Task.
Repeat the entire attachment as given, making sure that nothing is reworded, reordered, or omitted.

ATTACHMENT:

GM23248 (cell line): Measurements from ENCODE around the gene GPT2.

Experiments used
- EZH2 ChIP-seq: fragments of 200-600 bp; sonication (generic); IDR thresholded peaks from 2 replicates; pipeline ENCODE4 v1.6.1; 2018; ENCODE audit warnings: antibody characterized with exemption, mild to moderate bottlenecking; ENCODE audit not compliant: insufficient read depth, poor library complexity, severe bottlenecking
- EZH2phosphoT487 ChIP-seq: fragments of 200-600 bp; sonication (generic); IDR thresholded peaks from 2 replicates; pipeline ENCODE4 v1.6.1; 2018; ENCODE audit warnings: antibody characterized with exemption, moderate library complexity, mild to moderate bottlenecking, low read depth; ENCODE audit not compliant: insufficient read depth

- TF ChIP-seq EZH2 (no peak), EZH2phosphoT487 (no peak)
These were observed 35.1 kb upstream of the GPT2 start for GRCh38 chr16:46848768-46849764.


GM23248 (cell line): Measurements from ENCODE around the gene GPT2.

Experiments used
- EZH2 ChIP-seq: fragments of 200-600 bp; sonication (generic); IDR thresholded peaks from 2 replicates; pipeline ENCODE4 v1.6.1; 2018; ENCODE audit warnings: antibody characterized with exemption, mild to moderate bottlenecking; ENCODE audit not compliant: insufficient read depth, poor library complexity, severe bottlenecking
- EZH2phosphoT487 ChIP-seq: fragments of 200-600 bp; sonication (generic); IDR thresholded peaks from 2 replicates; pipeline ENCODE4 v1.6.1; 2018; ENCODE audit warnings: antibody characterized with exemption, moderate library complexity, mild to moderate bottlenecking, low read depth; ENCODE audit not compliant: insufficient read depth

- TF ChIP-seq EZH2 (no peak), EZH2phosphoT487 (no peak)
These were observed 35.1 kb upstream of the GPT2 start for GRCh38 chr16:46848768-46849764.